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Statistics are current through the games of September 19, 2007:

For a career John Franco, whose career spanned 1984-2005, pitched in 1119 games without starting a single game. Two pitchers in MLB history have pitched more games than Franco. Jesse Orosco (1979-2003) holds the MLB record for career games pitched with 1252. He started 4 of those games. Mike Stanton, who is currently active and pitching with the Cincinnati Reds, is 2nd in all time appearances with 1174. He has started one game in his career.

For a season, Mike Marshall of the 1974 Los Angeles Dodgers pitched in 106 games without starting a single game.

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The record for most consecutive hitless innings pitched is 25.1, which equals 76 outs, by Cy Young on May 3-May 11, 1904.

How about walter johnson, in 1916 with 369.2 innings? Extra, he even hit one in september of that season.

In MLB, 1252 by Jesse Orosco.

Orosco played 24 seasons for the Mets, Orioles, Dodgers, Indians, Brewers, Twins, Expos, Cardinals, Padres, and Yankees.

Mike Marshall of the Los Angeles Dodgers with 106 in 1974.

Through the 2009 season, Marshall is the only pitcher in MLB history to have pitched in 100+ games in a season.

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Q: What pitcher holds the record for most consecutive innings pitched without giving up a home run?

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Unlike the starting pitcher, a relief pitcher has no minimum number of innings pitched. Given the definition of a win, however, it's impossible for a pitcher to achieve it without pitching at least 0.1 inning (one out).

Any team that had an opposing pitcher throw a perfect game or no hitter

549873938737 innings

Yes.The most wins a pitcher in MLB has had in a season without a loss is 12. That was by Tom Zachary of the 1929 New York Yankees who pitched in 26 games and threw 119 2/3 innings.

For example, if a pitcher comes in to start the seventh inning, gives up two base hits and is replaced without recording an out, the box score will show he pitched 0 innings. At the bottom of the box score it will have a statement "<name of pitcher> pitched to two batters in the seventh inning'. Sometimes you hear broadcasters refer to it as 'plus'. Say the starter is replaced after giving up a base hit in the seventh inning but before recording any outs. You might hear the broadcaster say "<name of pitcher> went six plus innings today".

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Unlike the starting pitcher, a relief pitcher has no minimum number of innings pitched. Given the definition of a win, however, it's impossible for a pitcher to achieve it without pitching at least 0.1 inning (one out).

Any team that had an opposing pitcher throw a perfect game or no hitter

549873938737 innings

The MLB pitcher that pitched the most innings without giving up a grand slam was Hall of Famer Jim Palmer of the Baltimore Orioles. He pitched 3948 innings in the regular season and another 124 1/3 innings in the postseason without giving up a grand slam.

Tom Seaver pitched 10 games that he won in a row in 1969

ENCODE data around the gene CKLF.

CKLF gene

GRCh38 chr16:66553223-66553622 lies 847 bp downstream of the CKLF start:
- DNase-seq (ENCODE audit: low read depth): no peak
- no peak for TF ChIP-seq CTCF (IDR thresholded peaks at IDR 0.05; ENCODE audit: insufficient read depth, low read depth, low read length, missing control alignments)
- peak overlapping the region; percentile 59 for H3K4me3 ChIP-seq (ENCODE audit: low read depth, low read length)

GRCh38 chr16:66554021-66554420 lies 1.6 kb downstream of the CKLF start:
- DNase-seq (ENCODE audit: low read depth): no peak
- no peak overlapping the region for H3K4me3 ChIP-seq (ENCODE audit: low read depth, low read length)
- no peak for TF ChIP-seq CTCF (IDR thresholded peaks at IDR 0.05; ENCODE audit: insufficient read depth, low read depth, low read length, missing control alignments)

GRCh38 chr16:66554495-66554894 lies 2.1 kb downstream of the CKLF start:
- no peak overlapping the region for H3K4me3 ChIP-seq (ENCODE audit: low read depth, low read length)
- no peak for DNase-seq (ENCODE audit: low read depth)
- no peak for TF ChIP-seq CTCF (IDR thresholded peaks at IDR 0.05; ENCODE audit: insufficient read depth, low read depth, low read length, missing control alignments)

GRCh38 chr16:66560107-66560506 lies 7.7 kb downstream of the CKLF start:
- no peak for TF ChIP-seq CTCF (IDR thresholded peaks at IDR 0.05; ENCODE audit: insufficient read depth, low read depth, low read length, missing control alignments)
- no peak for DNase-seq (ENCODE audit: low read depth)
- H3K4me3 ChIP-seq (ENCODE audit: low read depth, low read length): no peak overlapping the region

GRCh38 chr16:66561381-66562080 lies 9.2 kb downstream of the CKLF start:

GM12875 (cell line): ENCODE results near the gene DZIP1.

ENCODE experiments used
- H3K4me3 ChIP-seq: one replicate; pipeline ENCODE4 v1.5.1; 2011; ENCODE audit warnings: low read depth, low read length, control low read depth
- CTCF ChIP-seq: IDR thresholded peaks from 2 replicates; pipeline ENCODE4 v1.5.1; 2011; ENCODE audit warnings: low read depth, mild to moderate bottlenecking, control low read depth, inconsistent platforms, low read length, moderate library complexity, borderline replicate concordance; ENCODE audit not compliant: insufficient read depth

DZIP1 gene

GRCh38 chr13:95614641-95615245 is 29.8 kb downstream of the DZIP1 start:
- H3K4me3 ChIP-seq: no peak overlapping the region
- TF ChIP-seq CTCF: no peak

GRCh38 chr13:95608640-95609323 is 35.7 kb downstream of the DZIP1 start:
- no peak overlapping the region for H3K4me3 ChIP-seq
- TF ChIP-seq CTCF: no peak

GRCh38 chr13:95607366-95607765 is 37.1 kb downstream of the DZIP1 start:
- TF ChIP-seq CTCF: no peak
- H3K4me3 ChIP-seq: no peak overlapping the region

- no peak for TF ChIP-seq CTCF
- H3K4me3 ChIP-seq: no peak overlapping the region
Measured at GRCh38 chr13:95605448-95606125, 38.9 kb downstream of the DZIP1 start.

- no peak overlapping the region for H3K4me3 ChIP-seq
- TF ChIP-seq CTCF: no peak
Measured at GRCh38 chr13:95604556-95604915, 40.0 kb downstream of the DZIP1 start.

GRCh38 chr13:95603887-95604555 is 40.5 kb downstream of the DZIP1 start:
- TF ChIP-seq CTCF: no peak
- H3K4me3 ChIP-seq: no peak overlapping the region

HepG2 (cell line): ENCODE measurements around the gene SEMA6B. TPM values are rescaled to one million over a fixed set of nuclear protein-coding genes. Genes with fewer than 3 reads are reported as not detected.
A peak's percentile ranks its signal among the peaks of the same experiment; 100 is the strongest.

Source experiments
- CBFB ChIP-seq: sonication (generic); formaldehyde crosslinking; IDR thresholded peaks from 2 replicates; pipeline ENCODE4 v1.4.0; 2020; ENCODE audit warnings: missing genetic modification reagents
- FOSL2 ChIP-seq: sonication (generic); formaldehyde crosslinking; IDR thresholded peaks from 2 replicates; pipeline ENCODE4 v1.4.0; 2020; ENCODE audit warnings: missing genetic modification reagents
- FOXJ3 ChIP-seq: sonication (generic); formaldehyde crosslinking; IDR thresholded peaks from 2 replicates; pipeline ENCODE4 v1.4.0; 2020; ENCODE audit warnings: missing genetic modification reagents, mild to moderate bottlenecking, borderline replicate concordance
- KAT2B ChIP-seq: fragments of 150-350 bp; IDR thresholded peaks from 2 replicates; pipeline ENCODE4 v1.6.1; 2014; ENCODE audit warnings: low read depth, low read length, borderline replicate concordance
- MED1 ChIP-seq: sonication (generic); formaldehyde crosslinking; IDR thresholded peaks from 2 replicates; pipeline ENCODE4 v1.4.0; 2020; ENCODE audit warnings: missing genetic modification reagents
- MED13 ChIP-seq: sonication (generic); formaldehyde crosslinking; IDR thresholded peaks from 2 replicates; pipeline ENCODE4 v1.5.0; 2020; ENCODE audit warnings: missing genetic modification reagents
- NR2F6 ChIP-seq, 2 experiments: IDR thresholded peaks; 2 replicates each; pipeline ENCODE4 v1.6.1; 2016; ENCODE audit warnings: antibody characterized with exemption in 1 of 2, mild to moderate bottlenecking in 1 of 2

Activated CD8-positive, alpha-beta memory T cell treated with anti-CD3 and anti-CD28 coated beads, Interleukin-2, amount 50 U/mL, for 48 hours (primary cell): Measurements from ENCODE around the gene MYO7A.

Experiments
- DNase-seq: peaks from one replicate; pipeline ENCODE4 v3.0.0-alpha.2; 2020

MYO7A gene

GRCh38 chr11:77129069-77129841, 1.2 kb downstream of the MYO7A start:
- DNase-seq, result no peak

I'm not sure about the total by one team... but the most total by one player was Orel Hershiser of The Dodgers when he went 59 innings in a row without giving up a run.AnswerMost consecutive shutout innings pitched by a team: In the National League, the Pittsburgh Pirates, 56 innings, from 6-01-1903 to 6-09-1903. In the American League, the Baltimore Orioles, 54 innings, from 9-01-1974 to 9-07-1974. The 1969 Mets finished off that season throwing 4 consecutive shutouts and 3 of them against the Phils before ending the season against the Cubbies. I think at that time it was the record for one team throwing consecutive shutout inning against another.

Complete Game, a stat for pitchers. This means that the pitcher has pitched through the entire game without any relief help from the bullpen, and has played all 9 innings.

A pitcher's era (earned run average) is calculated as follows: 1. Number of Earned Runs 2. Times 9 3. Divided by number of innings pitched So, if a pitcher gives up 3 earned runs in 5 innings then we first multiply 3 times 9 = 27. Then we take 27 and divide it by 5 (for innings pitched) to get an era of 5.4. Also, an earned run is a run that scores without the defense creating any errors.

Yes.The most wins a pitcher in MLB has had in a season without a loss is 12. That was by Tom Zachary of the 1929 New York Yankees who pitched in 26 games and threw 119 2/3 innings.

No, Because a pitcher has to throw at least five innings of work.

Not necessarily. The "winning" pitcher is the one who most recently pitched when her/his team went ahead, without ever surrendering the lead. A starting pitcher must pitch at least five innings. Thus, the pitcher before the one that gets the save MIGHT get the win, but it is not guaranteed. If a team went ahead in the first inning and maintained the lead, and that team's starting pitcher pitched for more than five innings but had two relief pitchers to follow him, then the starter would be the "winning" pitcher and the final pitcher would have a chance at a save. But the second pitcher would have no chance for either a win or a save.

A starting pitcher needs to pitch at least 5 innings to get the win. Any subsequent pitcher can get the win even if he only retires one batter (or base runner). If the starting pitcher leaves with the lead but without pitching 5 innings, and his team maintains that lead, the official scorer can decide which pitcher to give the win to.